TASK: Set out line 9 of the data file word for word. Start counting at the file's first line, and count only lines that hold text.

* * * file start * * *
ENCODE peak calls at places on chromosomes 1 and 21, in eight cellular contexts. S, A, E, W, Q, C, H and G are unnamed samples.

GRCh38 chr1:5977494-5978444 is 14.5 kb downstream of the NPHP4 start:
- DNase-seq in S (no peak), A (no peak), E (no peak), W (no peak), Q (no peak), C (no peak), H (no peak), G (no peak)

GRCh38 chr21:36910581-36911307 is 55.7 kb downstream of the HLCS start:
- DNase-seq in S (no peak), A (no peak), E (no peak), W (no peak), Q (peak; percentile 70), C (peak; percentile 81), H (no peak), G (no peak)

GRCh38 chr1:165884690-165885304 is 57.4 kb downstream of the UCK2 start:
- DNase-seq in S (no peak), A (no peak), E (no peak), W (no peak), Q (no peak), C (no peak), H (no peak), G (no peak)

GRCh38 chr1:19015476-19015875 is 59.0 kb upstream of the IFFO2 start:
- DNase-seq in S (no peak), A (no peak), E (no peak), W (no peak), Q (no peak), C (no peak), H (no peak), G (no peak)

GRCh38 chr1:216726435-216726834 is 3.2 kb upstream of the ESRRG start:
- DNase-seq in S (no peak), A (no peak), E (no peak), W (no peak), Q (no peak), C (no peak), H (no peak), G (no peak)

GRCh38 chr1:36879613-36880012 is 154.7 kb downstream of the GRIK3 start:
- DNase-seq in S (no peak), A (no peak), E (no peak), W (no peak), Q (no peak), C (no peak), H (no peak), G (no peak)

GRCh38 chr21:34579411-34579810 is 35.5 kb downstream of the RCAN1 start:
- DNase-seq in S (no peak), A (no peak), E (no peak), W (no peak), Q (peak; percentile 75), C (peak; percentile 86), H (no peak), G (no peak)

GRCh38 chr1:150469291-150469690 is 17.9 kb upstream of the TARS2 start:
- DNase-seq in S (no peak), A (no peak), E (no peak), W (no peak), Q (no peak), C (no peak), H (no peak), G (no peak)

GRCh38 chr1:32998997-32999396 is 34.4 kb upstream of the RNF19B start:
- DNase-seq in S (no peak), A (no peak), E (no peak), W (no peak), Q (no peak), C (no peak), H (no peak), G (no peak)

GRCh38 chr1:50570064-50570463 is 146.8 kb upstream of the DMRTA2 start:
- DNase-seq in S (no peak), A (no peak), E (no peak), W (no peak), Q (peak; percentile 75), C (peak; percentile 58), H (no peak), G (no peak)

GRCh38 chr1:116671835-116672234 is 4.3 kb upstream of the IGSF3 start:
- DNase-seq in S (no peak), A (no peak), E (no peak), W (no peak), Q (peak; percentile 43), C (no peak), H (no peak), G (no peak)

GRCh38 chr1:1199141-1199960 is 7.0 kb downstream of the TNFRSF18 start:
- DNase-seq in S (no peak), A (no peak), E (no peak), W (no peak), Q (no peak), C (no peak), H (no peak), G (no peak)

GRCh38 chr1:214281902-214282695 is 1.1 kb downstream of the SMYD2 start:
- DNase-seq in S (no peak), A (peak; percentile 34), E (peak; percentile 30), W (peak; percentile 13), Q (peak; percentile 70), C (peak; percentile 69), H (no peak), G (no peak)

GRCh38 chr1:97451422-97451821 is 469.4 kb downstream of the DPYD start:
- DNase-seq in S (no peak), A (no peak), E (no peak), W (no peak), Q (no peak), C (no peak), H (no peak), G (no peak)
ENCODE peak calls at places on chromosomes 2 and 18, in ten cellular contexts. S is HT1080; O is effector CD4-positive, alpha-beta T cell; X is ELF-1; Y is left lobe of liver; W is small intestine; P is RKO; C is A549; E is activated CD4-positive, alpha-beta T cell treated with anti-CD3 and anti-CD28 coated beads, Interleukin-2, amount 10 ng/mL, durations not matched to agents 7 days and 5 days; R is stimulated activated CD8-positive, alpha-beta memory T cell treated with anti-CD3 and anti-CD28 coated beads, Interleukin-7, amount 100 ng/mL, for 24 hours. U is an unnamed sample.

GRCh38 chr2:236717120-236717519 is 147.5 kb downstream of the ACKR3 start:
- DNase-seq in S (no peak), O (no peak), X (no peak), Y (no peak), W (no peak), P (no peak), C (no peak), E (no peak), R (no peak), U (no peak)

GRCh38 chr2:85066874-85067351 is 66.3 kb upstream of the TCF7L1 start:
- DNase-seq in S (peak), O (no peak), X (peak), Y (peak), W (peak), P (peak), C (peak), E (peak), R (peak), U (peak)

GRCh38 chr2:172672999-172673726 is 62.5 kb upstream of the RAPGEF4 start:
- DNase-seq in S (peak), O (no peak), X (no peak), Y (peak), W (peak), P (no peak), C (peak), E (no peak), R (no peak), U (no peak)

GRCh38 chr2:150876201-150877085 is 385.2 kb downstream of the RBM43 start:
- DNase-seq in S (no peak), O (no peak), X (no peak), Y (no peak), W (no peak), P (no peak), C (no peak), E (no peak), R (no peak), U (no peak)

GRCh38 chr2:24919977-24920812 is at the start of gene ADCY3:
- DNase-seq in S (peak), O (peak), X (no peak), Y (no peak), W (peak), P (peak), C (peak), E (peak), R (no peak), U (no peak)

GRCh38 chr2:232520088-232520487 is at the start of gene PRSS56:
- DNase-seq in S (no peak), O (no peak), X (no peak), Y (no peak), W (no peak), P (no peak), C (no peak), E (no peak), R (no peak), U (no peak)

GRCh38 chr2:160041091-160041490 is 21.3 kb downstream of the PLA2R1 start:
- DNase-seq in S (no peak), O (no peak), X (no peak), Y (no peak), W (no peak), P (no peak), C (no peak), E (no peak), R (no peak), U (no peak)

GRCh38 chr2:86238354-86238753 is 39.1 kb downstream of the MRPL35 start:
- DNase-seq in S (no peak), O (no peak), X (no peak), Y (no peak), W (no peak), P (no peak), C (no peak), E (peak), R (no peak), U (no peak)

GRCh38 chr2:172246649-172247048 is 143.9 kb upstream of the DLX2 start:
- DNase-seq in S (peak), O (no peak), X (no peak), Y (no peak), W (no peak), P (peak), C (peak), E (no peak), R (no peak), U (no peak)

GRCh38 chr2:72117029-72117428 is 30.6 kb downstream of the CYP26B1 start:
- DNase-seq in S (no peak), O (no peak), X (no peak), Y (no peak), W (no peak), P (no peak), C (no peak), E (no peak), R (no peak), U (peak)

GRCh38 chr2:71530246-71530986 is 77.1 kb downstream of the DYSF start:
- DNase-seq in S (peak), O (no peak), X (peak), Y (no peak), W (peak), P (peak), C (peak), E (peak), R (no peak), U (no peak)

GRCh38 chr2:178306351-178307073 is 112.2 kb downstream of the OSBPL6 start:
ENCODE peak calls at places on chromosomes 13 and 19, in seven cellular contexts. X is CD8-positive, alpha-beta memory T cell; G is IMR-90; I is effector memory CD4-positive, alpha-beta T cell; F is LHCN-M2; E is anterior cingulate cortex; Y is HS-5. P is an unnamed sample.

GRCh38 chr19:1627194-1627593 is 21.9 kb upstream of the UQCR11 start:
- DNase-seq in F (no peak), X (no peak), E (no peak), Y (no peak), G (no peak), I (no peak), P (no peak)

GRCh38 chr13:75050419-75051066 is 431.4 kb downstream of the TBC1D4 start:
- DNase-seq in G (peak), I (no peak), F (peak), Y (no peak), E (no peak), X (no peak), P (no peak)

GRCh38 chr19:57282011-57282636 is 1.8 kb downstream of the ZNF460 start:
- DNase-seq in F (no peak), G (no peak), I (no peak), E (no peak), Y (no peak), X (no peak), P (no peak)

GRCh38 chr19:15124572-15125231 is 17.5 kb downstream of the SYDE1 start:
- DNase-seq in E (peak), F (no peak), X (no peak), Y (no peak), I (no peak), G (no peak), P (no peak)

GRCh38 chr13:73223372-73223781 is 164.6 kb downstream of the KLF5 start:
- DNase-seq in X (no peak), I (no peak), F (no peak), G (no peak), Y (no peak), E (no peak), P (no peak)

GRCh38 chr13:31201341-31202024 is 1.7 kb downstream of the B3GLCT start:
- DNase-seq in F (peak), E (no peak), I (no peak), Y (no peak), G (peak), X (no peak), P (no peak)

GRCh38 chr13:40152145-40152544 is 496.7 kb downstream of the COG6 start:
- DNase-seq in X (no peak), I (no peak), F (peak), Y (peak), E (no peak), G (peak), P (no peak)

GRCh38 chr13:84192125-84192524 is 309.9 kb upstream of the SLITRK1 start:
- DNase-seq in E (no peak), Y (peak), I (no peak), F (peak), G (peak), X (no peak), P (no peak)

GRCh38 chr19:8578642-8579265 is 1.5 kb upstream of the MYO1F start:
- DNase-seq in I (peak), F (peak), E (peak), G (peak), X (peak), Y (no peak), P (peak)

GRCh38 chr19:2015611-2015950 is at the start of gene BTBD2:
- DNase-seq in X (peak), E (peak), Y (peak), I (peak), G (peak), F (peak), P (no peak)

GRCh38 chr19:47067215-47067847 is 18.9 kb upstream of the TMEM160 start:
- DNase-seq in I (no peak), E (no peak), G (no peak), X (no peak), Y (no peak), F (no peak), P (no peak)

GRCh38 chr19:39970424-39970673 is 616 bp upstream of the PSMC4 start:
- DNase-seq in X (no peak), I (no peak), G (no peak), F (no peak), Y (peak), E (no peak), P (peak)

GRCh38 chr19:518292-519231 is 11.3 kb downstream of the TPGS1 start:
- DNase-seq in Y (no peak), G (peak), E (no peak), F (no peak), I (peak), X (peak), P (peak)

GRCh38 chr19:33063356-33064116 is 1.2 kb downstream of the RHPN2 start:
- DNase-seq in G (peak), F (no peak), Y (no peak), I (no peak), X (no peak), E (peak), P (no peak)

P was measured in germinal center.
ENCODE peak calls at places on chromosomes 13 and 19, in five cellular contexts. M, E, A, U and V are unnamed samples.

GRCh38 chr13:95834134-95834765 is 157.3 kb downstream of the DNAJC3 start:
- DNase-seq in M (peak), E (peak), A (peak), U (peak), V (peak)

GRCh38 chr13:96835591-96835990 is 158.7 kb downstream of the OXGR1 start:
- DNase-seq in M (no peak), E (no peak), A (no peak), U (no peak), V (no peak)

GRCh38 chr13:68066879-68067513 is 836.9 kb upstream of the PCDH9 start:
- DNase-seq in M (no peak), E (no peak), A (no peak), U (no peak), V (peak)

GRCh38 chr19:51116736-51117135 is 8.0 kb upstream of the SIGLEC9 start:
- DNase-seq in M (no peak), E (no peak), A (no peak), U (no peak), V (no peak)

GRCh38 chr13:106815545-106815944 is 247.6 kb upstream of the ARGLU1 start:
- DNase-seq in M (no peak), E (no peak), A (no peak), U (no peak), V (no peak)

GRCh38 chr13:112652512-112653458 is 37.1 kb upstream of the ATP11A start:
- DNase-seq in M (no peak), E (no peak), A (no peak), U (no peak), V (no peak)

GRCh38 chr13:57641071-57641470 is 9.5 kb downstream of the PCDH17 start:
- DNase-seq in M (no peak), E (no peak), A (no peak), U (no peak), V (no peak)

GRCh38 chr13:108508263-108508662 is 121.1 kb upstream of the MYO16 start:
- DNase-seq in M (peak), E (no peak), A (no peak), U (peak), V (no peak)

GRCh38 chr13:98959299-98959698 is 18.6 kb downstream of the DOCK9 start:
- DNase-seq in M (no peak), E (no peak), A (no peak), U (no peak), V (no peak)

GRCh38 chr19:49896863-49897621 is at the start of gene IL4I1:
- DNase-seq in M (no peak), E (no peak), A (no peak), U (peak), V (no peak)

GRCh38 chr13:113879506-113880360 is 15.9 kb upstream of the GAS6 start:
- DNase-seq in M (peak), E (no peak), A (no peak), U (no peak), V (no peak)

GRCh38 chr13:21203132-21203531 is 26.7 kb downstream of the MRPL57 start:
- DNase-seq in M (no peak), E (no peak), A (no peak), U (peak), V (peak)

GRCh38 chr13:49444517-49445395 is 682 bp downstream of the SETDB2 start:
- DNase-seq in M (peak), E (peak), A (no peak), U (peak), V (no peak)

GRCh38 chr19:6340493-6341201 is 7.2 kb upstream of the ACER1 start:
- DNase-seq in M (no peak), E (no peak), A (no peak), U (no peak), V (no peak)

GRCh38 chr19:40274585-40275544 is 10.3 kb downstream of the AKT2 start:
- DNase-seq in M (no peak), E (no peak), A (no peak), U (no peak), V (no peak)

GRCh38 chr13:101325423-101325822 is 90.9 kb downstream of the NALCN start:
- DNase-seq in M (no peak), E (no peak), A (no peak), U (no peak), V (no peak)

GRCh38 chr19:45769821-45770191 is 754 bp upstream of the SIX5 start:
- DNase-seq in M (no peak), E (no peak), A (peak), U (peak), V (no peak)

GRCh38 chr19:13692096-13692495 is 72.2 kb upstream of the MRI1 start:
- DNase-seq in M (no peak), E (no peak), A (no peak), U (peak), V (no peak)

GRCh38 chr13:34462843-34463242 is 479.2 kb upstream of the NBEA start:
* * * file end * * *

- DNase-seq in S (no peak), A (no peak), E (no peak), W (no peak), Q (no peak), C (no peak), H (no peak), G (no peak)